The planned route (Click to enlarge)

Monday, October 19, 2009

'China on the Move'

10 miles offshore in the East China Sea it is apparent that we're approaching somewhere big and busy. As we chug into Tianjin Port our precious eco-conscious minds are gravely disturbed. Vast fishing nets swallow up anything and everything within a mile radius. A 5 mile long queue of rusty ships unburden themselves of sludge and sewage into a brown, scum-covered ocean. Closer to shore dredgers are busy dumping soil on metal flat beds in what looks like an attempt to turn the useless sea to more industry holding land. Finally, a huge port rises up in front of us; miles and miles of industry of every kind, the details of which are masked by a smog that bleaches everything to a dull grey. We must have arrived in China.

Before we can fully take in the extent of the port, we're whisked through immigration and climbing into a taxi to a station that we hope will led us to Beijing. The journey is an instant eyeopener to the scale of things in China. The roads are monster 6 lane affairs. Traffic is managed by death seeking, florescent wand waving cops, who seem to spend more time dodging trucks than directing them. Taking a shortcut by driving down the wrong side of the highway is totally legit' here. On either side of the road huge tower blocks are being built, all at least 15 stories high and no more than 20 feet apart. The development stretchess uninterrupted into the distance. The building work only adds to the grey haze that we now realise is not a feature of the port alone. As if to counteract my negative impressions brand new trees and topiaried bushes line the roadways. Amongst the smog and dust they look painfully unnatural, desperately clinging onto a very precarious life. The combination of spherical plant life, huge red bill boards full of forced smiles and aggressive 'Welcome to China' neon signs, it feels a little bit like entering a Butlins-esq resort. It turns out that that early impressions weren't far off.

In Beijing we quickly suffer from the communication breakdown that would effect our travels for the next 30 days. We are pointed to a bus and promptly seem to go around in circles for 2 hours unsure of quite what is going on. Our jaws drop as we pass huge floodlit squares filled with people, tower blocks garnished in enough neon to relive the 80s 10 times over and boarded up 'undesirable' neighbourhoods. Finally we reach Beijing Central Station and can place ourselves on the map. People flood the area shouting, pushing, shoving, spitting and laughing. Police roam amongst the crowds waving taser ended batons menacingly. We suddenly realise that it is the day when rail tickets for the week long holiday coming up are released. 50 or so ticket kiosks have queues of at least 100m deep. 200 million people are due to travel around China in the next fortnight. But before that can sink in and cause any panic about buying our own rail tickets out of Beijing, we hurry to the safety of our hostel.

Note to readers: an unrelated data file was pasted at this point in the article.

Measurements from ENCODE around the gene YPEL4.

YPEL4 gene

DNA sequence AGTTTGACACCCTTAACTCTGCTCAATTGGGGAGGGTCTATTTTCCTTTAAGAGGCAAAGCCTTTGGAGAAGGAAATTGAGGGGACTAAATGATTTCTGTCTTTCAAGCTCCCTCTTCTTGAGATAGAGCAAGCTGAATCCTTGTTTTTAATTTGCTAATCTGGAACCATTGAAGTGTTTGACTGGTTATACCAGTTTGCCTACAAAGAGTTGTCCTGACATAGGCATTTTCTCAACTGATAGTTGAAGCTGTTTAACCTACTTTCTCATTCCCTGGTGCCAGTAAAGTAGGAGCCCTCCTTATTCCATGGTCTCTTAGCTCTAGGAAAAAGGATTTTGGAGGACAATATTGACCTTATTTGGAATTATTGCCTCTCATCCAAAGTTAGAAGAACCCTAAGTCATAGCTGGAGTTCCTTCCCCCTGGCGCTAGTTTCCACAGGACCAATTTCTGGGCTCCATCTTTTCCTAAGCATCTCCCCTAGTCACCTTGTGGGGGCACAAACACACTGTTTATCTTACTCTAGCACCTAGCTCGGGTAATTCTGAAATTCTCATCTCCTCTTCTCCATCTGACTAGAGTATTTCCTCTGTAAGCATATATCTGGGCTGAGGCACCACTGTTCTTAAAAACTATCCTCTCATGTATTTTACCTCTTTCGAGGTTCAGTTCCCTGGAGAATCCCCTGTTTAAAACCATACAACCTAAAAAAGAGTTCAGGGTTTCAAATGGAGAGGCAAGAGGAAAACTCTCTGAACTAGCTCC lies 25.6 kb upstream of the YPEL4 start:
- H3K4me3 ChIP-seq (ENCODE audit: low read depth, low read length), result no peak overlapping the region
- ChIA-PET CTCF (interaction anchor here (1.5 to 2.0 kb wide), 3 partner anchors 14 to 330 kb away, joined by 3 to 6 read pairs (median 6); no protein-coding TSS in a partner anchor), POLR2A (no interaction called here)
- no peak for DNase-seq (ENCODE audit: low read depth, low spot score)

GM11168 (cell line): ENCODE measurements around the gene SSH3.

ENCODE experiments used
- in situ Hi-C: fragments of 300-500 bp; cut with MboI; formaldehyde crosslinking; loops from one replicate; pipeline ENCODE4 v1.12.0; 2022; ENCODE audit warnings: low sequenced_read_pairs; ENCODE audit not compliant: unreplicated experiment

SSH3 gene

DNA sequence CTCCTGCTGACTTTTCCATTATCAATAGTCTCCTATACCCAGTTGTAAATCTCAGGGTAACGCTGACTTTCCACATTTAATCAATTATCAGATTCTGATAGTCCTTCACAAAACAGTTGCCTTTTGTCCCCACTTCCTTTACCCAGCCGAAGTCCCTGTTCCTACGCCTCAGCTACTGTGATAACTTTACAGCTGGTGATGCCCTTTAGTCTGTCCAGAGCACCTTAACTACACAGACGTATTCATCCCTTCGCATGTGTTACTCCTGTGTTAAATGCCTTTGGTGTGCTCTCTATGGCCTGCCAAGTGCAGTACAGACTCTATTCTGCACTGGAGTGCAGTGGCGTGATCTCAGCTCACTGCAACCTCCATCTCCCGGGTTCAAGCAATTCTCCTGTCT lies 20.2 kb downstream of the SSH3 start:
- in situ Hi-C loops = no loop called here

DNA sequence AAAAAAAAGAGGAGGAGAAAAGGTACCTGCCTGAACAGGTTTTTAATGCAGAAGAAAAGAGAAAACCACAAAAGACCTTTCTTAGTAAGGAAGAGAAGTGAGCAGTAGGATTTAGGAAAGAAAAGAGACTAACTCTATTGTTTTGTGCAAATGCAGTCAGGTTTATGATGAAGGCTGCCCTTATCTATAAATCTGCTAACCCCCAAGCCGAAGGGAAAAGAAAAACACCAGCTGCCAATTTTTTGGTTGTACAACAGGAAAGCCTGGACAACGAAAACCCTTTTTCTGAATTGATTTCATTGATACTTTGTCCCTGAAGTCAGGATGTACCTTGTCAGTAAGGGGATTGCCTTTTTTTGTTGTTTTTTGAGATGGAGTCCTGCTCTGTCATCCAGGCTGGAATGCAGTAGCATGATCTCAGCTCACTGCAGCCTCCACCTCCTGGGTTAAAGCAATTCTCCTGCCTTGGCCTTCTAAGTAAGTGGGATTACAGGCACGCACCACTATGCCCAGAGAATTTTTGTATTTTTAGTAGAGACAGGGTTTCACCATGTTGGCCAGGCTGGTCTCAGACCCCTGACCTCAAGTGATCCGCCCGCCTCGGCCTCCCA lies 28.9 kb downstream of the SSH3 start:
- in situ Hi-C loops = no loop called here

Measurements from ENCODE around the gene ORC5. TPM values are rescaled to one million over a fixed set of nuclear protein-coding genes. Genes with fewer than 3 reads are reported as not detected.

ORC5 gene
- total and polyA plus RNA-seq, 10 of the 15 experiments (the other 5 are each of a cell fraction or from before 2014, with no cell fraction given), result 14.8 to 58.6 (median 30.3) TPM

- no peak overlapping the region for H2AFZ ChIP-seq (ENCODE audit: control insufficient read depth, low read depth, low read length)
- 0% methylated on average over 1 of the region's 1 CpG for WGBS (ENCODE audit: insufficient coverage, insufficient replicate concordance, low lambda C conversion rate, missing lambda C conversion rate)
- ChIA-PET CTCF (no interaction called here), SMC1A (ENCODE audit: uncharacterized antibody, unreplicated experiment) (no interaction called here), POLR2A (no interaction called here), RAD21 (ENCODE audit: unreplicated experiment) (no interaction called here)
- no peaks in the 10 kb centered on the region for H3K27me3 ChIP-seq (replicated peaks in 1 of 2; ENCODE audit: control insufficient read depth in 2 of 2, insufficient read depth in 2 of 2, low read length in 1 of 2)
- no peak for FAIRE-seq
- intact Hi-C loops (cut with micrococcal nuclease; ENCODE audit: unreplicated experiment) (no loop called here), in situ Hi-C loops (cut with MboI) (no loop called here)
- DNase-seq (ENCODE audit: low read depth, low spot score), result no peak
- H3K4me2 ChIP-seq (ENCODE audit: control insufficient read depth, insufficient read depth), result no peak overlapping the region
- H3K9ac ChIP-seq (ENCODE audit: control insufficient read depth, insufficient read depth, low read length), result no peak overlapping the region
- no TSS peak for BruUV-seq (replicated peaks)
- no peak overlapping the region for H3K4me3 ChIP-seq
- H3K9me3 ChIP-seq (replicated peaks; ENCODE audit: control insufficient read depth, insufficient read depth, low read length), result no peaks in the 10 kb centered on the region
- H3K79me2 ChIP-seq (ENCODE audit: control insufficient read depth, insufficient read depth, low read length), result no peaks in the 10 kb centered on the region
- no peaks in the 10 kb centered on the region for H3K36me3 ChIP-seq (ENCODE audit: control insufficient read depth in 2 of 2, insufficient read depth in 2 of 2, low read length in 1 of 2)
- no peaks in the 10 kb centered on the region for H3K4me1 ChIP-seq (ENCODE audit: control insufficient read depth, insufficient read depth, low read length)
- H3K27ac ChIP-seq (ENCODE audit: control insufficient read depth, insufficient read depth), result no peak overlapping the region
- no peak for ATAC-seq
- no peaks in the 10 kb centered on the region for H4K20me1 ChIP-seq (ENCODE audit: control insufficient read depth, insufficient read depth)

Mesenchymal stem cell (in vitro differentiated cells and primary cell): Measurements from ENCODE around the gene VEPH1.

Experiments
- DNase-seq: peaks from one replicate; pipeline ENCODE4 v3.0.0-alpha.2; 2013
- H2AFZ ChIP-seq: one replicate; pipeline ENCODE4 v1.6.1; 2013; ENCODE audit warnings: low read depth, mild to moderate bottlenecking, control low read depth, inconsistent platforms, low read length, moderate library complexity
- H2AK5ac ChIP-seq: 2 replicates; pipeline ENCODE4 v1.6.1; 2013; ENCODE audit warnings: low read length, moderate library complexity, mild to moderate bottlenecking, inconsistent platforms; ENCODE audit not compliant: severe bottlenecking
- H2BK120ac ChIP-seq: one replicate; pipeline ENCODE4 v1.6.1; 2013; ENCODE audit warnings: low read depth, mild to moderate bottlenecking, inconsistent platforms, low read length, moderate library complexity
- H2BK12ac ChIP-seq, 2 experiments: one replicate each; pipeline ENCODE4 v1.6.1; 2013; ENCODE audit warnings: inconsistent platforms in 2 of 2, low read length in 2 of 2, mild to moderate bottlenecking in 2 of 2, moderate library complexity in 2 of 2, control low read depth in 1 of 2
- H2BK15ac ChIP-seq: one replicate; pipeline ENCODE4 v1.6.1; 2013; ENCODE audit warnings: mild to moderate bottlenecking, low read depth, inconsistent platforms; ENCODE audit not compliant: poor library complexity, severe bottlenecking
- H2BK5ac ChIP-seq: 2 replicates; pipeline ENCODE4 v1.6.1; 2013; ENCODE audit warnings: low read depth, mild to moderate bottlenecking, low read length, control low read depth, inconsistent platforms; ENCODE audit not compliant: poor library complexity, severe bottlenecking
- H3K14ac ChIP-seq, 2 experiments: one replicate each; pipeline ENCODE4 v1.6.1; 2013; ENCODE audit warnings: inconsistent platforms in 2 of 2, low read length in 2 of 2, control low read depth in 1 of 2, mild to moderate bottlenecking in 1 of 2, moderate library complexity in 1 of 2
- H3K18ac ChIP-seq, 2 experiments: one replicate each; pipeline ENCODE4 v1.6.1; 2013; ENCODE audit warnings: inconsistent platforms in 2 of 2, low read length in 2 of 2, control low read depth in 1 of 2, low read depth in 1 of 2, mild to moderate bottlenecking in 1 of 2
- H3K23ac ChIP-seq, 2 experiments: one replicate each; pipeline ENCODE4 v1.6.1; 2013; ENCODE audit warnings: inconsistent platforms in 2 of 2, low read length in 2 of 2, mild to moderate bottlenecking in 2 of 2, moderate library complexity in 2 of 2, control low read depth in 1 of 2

At our hostel we are pleasantly surprised to find we had a TV in our room (just as well given that facebook, our blog and flickr are all blocked!). Needing respite after our hectic journey we open a beer and put it on. No break from China here! We flick through the channels and our options are the news, entitled 'China on the Move', a war drama about the communists fighting and being awesome at it, a drama about Mao's private life, a documentary about Mao, a documentary about Hu Jintao, another communist war drama or a showcase of Chinese nukes on the Chinese Military Channel. Wow. Neither of us have ever had such a quick cultural introduction to a country as this, and all within the comfort of our own bed. We opt for China on the Move (given that its the only in English). Highlights of which included:

'American wishes America could be China, even if its just for a day'
'South Korean wives dislike their husbands'
'China leads the way in international climate change'
'60,000 doves to fly over Tianammen Square on 1st October', one man 'just wishes he could give back [to the PRC] more than his 5 doves'
'Mao is trendier than ever'

And the horribly overt display of the brilliance of China didn't stop there. We managed to time our travels with the 60th anniversary celebrations of the founding of the People's Republic of China. Not only was this the busiest traveling week in Chinese history, with an estimated 200m train journeys planned, but it was also a chance for the PRC to demonstrate the glory of their state on a mass scale. The round the clock celebrations were in our faces everywhere we went. From nuke heads being showcased around Beijing, kitsch plastic flower waving parades, thousands of red pot plants lining the streets or huge banners of Han Chinese people dressed up as the 52 different ethnicities of the nation. The Chinese government did everything possible to ensure that celebrations were peacefully watched on TV or seen on banners. Participation on any other level was reserved for VIPS. I don't think you could ever experience a country more polished, scrubbed and painted red (on the surface) than China for this occasion. And so it was in this context we begun our very long journey into the far flung Western desert lands...

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